This post is about Halldor Laxness’s epic book which won him the Nobel prize in literature. I was initially attracted to this book after reading this essay by David Davidar. The legato prose is interspersed with sharp staccato vignettes and practical insights into human nature and culture. Intertwined in this narrative form is also the briefest of descriptions of nature, reminding me of Ryokan’s gentle Zen Haiku poetry. His descriptions have a gentle ardor about them and the passages are cloaked in a feeling that is quite different from the standard English Novel, being as it is a translation from the Icelandic. (speaking of which, the authors of the Icelandic sagas are much like the Upanishadic writers of Indian yore whose books have impacted the consciousness of the people in no small way and whose intertwining of philosophy with practical instruction and everyday happenings into such a splendid coherence that one always renews oneself and returns to their saws and utterences for comfort and consolation( at least i do)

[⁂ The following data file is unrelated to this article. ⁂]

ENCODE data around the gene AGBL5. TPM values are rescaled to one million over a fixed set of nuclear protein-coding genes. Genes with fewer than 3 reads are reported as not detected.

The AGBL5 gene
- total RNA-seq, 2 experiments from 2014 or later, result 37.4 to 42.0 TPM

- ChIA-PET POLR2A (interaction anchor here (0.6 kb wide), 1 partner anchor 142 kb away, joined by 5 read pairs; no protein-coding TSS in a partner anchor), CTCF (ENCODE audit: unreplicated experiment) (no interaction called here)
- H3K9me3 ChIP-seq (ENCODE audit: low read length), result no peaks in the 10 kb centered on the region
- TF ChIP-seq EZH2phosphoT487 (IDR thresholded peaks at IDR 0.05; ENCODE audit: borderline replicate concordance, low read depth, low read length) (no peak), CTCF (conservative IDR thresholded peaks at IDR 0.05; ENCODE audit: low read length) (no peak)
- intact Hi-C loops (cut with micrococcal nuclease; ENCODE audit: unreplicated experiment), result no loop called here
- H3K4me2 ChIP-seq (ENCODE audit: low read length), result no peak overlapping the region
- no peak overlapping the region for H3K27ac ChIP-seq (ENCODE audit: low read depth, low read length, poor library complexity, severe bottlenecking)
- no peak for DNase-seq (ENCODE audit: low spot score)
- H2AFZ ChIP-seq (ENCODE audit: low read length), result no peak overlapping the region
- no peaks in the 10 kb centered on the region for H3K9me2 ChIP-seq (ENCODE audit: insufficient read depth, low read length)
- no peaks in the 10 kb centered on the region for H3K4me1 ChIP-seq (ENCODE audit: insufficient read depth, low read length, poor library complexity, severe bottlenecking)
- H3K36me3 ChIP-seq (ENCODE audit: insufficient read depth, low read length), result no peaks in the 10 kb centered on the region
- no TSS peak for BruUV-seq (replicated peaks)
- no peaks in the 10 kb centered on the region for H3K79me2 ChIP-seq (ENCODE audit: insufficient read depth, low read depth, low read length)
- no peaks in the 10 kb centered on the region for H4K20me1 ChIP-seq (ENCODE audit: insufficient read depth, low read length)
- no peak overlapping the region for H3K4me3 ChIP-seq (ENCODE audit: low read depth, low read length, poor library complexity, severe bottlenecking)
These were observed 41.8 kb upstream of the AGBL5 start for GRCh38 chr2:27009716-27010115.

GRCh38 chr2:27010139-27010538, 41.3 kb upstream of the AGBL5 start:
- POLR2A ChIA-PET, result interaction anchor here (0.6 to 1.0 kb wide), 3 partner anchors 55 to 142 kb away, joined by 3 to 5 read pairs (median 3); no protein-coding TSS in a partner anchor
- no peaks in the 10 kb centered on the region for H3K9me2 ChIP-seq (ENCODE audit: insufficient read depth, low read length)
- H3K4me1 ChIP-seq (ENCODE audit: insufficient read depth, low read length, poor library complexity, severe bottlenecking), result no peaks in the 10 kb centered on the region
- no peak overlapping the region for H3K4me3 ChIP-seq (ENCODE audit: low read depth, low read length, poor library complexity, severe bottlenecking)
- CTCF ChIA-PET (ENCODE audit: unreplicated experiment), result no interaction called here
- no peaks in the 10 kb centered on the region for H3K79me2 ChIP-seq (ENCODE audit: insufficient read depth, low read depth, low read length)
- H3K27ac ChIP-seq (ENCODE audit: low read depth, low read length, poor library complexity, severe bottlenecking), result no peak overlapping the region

gentle passages of prose are interspersed with meditative reflections both upon human nature and upon action and also obliquely hinting and touching at the topics of morals and ethics;
the book has a slow meditative feel to it much like a muthuswamy dikshitar composition in carnatic music……its use of dead pan comedy and descriptions of everyday happenings and moving the story little by little struck a chord in me.
This page has a nice article about Halldor Laxness that appeared in the New Yorker.

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